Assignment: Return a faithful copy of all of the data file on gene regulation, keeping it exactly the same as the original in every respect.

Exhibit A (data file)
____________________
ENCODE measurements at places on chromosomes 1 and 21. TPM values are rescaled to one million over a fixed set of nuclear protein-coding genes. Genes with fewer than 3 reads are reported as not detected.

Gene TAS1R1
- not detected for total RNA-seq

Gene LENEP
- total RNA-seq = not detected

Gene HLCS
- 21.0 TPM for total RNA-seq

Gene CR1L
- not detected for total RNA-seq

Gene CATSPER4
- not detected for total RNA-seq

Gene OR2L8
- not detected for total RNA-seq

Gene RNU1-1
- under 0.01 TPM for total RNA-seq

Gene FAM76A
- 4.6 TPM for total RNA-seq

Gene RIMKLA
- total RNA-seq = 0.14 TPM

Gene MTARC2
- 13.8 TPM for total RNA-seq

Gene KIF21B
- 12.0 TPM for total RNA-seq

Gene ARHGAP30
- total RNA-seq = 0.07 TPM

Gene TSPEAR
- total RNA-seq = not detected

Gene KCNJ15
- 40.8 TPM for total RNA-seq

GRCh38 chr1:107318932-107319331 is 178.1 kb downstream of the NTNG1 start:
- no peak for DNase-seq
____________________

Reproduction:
ENCODE measurements at places on chromosomes 1 and 21. TPM values are rescaled to one million over a fixed set of nuclear protein-coding genes. Genes with fewer than 3 reads are reported as not detected.

Gene TAS1R1
- not detected for total RNA-seq

Gene LENEP
- total RNA-seq = not detected

Gene HLCS
- 21.0 TPM for total RNA-seq

Gene CR1L
- not detected for total RNA-seq

Gene CATSPER4
- not detected for total RNA-seq

Gene OR2L8
- not detected for total RNA-seq

Gene RNU1-1
- under 0.01 TPM for total RNA-seq

Gene FAM76A
- 4.6 TPM for total RNA-seq

Gene RIMKLA
- total RNA-seq = 0.14 TPM

Gene MTARC2
- 13.8 TPM for total RNA-seq

Gene KIF21B
- 12.0 TPM for total RNA-seq

Gene ARHGAP30
- total RNA-seq = 0.07 TPM

Gene TSPEAR
- total RNA-seq = not detected

Gene KCNJ15
- 40.8 TPM for total RNA-seq

GRCh38 chr1:107318932-107319331 is 178.1 kb downstream of the NTNG1 start:
- no peak for DNase-seq